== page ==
How To Remove Dried Polyurethane From A Paint Brush? (7-Step Guide)

Are you wondering how to get dried polyurethane from your paintbrush?

Not to worry, you're in the right place!

In this guide, you'll learn:

  • What you need to know about removing polyurethane from a paintbrush
  • Supplies you'll need to clean your paintbrush
  • The steps required to fully remove dried polyurethane from your paintbrush

And much more!

How To Remove Dried Polyurethane From A Paint Brush? (7-Step Guide)

So, if you want to restore that paintbrush back to its former glory, keep reading to learn everything you need to know about maintaining clean paintbrushes in the future!

What Do You Need To Know About Cleaning Dried Polyurethane From A Paint Brush?

Brush cleaning is an essential part of maintaining your paintbrushes long term.

Why? Because those brush bristles deserve some love! They do a lot of hard work and they interact with all those chemicals in the paint that you're using.

So whether they're natural hair bristles or synthetic, they still need to be maintained in order to keep performing year after year, project after project.

This all starts with having a good clean up technique that will help you clean brushes with care and (ideally) immediately so that paint doesn't have a chance to turn into hard paint that will ruin your brush in the long run.

However, if you do have a brush with a bunch of hard polyurethane stuck on it, don't worry! 

You can still restore those bristles with a few simple techniques. 

But we'll get to that in a minute, first let's talk about brush care!

Being Gentle With Brushes

There's one important thing to call out here before we jump into the actual steps necessary to soften your brush bristles, and that is how you attack those brush bristles!

High quality brushes deserve quality care and attention. And that's not just because you should treat your nice things well...nicely...but it's also because being gentle with those bristles will actually contribute to the paintbrushes longevity.

This is for one simple reason: glue.

Glue? Yes, you read that right. Those bristles are glued into the part of the paintbrush called the ferrule, which is the metal bracket just below the bristles that hold the bristles in place.

If you go in and attack those hardened bristles with some vigorous scrubbing, you run the risk of pulling some of those bristles out of place.

While losing a few bristles during a brush cleaning isn't the end of the world, it can certainly add up over time.

And when you're working with good brushes, you want to maintain their quality - and their bristles - for as long as possible.

Read More >> How Do You Soften A Hard Paint Brush (Latex Paint)?

Cleaning Synthetic Brushes vs. Natural Brushes

While many of these techniques will apply to either synthetic or natural hair bristles, there are a few key things you need to know about each type before you proceed.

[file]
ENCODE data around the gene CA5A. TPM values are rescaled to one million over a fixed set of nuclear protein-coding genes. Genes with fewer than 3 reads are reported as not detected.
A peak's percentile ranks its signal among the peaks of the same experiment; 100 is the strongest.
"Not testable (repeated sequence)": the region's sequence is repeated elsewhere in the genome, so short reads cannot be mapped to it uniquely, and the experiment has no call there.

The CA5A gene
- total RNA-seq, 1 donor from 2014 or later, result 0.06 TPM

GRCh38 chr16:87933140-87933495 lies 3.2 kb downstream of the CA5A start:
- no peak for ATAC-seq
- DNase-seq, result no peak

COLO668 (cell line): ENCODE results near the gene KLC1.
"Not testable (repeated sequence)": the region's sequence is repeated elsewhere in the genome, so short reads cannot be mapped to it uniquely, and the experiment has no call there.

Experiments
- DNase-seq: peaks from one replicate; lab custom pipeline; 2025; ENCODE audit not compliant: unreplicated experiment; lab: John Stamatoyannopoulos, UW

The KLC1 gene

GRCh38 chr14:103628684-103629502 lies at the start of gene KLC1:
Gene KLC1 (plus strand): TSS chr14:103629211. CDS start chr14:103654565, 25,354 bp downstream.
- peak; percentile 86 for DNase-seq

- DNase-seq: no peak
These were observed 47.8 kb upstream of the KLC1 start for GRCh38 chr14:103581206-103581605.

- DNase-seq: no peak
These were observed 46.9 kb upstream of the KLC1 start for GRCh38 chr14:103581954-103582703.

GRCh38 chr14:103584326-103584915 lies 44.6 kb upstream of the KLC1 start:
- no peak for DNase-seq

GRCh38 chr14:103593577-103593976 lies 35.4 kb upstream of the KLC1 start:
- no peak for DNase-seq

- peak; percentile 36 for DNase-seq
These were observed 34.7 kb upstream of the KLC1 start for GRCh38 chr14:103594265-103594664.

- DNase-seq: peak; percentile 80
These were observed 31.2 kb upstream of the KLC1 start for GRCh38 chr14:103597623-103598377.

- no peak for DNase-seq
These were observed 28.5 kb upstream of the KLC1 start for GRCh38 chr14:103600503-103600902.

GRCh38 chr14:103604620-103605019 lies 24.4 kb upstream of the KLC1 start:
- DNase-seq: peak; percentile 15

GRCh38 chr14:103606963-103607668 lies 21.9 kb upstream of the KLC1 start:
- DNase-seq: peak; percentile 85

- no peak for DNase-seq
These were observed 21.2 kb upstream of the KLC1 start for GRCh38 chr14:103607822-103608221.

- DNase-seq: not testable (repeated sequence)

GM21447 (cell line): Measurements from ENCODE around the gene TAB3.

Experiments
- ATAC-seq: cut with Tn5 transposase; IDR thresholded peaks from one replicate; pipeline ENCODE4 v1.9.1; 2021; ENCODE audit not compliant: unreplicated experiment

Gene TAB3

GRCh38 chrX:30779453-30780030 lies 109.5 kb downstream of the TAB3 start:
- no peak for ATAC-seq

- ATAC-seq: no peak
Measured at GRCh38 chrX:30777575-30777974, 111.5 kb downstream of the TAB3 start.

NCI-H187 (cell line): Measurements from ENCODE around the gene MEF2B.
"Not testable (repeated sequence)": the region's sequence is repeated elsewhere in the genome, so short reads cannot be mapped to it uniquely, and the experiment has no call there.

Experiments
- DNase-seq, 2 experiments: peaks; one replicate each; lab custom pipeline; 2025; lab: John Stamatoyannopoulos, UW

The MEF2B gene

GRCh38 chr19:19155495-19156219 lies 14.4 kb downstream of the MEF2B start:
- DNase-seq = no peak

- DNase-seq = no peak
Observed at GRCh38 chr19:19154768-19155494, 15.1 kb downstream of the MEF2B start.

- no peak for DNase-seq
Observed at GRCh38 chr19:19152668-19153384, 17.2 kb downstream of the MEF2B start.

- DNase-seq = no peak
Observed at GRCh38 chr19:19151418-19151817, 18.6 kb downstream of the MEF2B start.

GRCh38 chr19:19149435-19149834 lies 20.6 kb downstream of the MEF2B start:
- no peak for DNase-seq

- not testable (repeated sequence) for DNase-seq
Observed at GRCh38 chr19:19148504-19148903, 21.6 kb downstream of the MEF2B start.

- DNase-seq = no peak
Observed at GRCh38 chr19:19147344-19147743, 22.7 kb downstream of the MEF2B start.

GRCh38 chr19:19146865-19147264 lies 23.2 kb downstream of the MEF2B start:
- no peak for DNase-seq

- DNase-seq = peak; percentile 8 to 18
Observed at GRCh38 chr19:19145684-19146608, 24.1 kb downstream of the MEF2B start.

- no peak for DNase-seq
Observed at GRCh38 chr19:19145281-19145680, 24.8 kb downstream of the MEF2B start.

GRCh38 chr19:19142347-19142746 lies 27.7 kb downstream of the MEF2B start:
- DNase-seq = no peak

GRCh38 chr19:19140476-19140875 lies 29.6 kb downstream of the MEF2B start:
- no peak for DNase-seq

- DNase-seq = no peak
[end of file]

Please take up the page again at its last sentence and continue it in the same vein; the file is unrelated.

The first thing to note is that natural hair bristles need to be treated even more gently than synthetic bristles.

That's because they are much more prone to permanent breakage. Because...well...they're natural!

Real hair breaks. Whereas synthetic bristles can often be bent back into place once they start to get wonky, natural hair will bend and stay bent forever.

So whatever level of care you thought you should use based on the previous section, double it for natural bristles!

Don't be discouraged though, no matter what type of bristles you're working with we'll give you our best DIY tips for getting that dried paint off so you can get back to painting.

Safety When Working With Solvents

Before we dive into the actual "how-to" of cleaning the polyurethane off your brush, it's important to note that you'll need to be working with harsh chemicals like paint thinner when cleaning brushes.

These chemicals are highly caustic and can cause damage to your health if not handled properly, just like polyurethane paint or shellac or any other oil-based paints or solutions.

It's important that you only work in well-ventilated areas while working with these chemicals and that you use gloves, goggles, and ventilated masks when working in direct contact with these things.

They can cause serious health problems when inhaled, absorbed through skin, or ingested, so please handle with care.

Did you know: The first known origin of paintbrushes was in 300 B.C. in the Qin dynasty of China. However, the first mention of a paintbrush in history didn't happen until Tuscan painter Cennino Cennini documented it.

Supplies You’ll Need To Clean Polyurethane Off Your Paint Brush

When you're going to clean any brush, it's important to remember that there are some key supplies you'll need to get that dried paint off. 

However, it's likely that you have quite a few of them on hand already, and you'll only need the other ones if that dried paint just won't come off with your basic cleaning supplies.

  • Mineral spirits
  • Brush comb
  • Plastic bag 
  • Paper towels
  • Two glass or plastic containers

Some people recommend cleaning methods that involve fabric softener or other household cleaning supplies to soften your brush. 

However, when working with oil paint like polyurethane, you can't simply rely on soap to remove the paint. You also can't just wash the runoff down the drain as these chemicals are toxic and aren't meant to enter the sewer system.

So for this cleaning method, I'm recommending you use mineral spirits, which are the best way to remove oil-based paints.

Mineral spirits are pretty easy to find at your local hardware store or Lowes, but you can find them on Amazon as well.

Read More >> How Do You Clean A Paint Sprayer?

How To Soften A Hard Paint Brush (10-Step Guide)

  1. Use a paper towel to remove some of the polyurethane
  2. Put mineral spirits into container 1
  3. Place brush into container 1
  4. Transfer dirty mineral spirits
  5. Repeat the process as needed
  6. Rinse brush with hot water
  7. Use a paper towel to dry

Step 1 - Use a paper towel to remove some of the polyurethane

First things first, take some of the mineral spirits you'll be using and saturate a small section of a paper towel. 

Note: ​​​​You could use paint thinner or even lacquer thinner for this cleaning process if that's all you have on hand, however sometimes they can strip the brush and damage it, so I'd recommend sticking with mineral spirits when possible.